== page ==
Fintechs Don’t Have a Lock on Creative Mindset
September 26, 2019
Alternative financial providers continue to make inroads with creative solutions and non-traditional marketing efforts. Although some Fintechs may never make a profit and ultimately fade away, they are still permanently changing the competitive landscape.
It seems Fintechs recognize that many consumers live in a “gig economy” and shy away from longer-term commitments; this recognition creates opportunity.
When approaching new opportunities, it can sometimes be easier to start with a clean slate; which in this case requires mindset and imagination. Fintechs are not restricted by legacy business practices, marketing efforts, and technology, allowing them more creative freedom.
But Fintechs don’t have a lock on creative mindsets, and senior leadership teams of financial institutions are beginning to take bold actions to shake up the mindsets of their organizations.
Many financial institutions have overhauled their infrastructure. Perhaps they implemented a new core, a mobile solution, or online banking system.
We’ve spent time with multiple financial institutions that have undergone this mindset change. Here are a few observations to share from our experience of helping senior leaders reimagine the infrastructure of their organization.
- They require robust consumer study. This does not have to be a daunting undertaking. It is relatively easy and fun to scan other sectors and new startups to see what is on the horizon; taking what is seen and asking a series of questions. For example:
- What need is this startup trying to meet and why?
- How would our target markets clearly benefit from having this need met?
- If we only spend time and not money, how could we use our current technology to launch a product/service that addresses this need?
- What scale would we need if we assumed this product/service is a standalone, meaning we are not counting on cross-sales of other products and services?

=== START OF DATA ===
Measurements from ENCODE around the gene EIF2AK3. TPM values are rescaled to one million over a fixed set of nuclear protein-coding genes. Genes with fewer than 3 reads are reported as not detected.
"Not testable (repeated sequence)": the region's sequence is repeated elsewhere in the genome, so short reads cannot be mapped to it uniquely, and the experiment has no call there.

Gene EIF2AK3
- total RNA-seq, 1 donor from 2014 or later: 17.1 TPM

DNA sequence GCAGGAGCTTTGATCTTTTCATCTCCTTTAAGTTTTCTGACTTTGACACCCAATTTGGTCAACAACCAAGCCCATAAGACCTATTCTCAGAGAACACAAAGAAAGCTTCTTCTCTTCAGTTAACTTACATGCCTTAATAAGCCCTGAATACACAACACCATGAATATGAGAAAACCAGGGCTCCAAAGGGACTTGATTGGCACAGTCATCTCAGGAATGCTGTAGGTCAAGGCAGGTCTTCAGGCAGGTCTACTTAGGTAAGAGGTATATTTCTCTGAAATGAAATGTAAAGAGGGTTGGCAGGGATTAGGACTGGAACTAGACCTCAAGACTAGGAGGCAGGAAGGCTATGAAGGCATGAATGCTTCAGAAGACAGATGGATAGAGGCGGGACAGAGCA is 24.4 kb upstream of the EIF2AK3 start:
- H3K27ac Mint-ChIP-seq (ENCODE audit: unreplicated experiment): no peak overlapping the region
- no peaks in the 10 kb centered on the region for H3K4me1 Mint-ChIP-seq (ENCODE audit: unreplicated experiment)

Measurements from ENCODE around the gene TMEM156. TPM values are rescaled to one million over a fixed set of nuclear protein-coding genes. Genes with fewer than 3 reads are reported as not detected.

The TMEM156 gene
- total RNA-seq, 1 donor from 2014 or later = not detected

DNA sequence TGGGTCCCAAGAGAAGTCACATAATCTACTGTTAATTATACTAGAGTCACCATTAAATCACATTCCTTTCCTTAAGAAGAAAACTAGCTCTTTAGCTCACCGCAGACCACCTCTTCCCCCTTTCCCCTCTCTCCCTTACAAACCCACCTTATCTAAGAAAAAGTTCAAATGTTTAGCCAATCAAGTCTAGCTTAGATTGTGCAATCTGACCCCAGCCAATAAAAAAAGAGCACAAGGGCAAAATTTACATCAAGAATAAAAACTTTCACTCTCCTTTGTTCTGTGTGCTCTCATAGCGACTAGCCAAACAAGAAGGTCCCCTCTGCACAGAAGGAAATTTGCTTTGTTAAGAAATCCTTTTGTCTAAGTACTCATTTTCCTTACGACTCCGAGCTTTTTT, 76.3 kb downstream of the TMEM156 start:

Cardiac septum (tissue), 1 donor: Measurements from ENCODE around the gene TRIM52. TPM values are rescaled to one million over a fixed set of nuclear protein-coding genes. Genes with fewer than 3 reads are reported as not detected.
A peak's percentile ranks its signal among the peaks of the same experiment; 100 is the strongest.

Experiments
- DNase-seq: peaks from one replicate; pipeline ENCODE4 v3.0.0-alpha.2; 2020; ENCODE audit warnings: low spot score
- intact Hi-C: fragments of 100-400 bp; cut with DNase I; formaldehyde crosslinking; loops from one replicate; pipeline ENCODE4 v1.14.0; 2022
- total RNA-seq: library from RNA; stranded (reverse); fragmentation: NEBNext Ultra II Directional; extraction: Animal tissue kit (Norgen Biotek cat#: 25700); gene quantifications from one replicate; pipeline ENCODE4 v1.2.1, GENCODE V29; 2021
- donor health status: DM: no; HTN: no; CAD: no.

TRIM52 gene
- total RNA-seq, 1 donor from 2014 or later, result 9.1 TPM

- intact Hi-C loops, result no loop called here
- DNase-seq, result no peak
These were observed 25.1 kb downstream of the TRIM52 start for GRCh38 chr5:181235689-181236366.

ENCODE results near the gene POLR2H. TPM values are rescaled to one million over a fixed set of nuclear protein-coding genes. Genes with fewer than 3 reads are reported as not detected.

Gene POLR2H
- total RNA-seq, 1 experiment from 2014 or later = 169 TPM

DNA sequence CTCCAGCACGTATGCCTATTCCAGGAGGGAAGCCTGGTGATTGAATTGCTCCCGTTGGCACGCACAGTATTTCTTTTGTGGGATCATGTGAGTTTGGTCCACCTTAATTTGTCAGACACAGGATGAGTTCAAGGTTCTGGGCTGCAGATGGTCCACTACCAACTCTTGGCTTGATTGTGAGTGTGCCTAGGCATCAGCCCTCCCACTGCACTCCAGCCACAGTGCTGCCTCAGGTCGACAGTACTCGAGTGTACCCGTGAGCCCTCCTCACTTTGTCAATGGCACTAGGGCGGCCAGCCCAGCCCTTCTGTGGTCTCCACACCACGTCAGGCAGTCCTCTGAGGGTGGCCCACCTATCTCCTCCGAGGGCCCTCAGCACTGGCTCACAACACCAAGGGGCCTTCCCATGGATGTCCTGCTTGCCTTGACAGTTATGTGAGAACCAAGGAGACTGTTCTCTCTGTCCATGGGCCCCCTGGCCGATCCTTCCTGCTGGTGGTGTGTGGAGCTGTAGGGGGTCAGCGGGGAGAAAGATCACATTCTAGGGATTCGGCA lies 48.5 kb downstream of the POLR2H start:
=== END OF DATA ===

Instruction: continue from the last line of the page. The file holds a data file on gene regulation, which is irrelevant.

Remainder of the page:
Of course, there are many more questions to be answered, but often, answering these questions only requires a little repackaging and a shift in marketing messages.
- They allocate time to think strategically. Senior leaders are required to think strategically as individuals and bring ideas to the table. Also, they schedule big blocks of time at least quarterly to think collectively and debate various ideas and emerging trends. This type of meeting is focused on “what could be” and not wrought with what can’t happen.
- One of the biggest roadblocks we see is that many institutions don’t fully leverage automated decisioning. It’s essential to get to the root of why systems, that were expensive, are not leveraged effectively. Once that is uncovered, a huge key to success is diligently focusing on getting the necessary mindset change. There are key components to getting and sustaining mindset shifts.
- They know that marketing is not just the next campaign. In this digital world, marketing needs to be at the strategic level. Strategic marketers need to thoroughly understand the business model. Once they do this they can become partners in creative repackaging of offerings. They take the time to struggle with answers to tough questions such as:
- How do we attract quality customers in a digital world?
- How do we sell in a digital world?
- How do we not waste a marketing message? The consumer is busy; we can’t over message.
- They have direct conversations and debate. In other words, they don’t live in an echo chamber. Senior leaders push on questions like:
- How are we addressing consumers’ desires for microloans and/or short-term commitments?
- Do microloans fit our business model? If not, should they?
- How have we changed our underwriting standards to take into account new consumer behavior, like the gig economy, social media, and employment trends?
- They truly put themselves in a busy person’s world by asking questions such as:
- We live in a one-minute world, so why do we require our customers and employees to do so much work?
- Why do we think a telephone onboarding process is what the consumers want when we, ourselves, don’t want to answer the phone?
- Why can’t we give our customers immediate answers? If we can’t, then can we remove the uncertainty and give them constant updates on where they are in the process? Domino’s can, why can’t we?
- Why do we say 24/7 but we don’t put people support behind the 24/7?
Now is the time for bold thinking. As your institution develops its budgets or strategic plans, make sure people are challenging themselves. Consumer expectations are changing fast. Developing creative solutions for members will require non-traditional thinking and will become increasingly necessary to make sure your institution can remain relevant.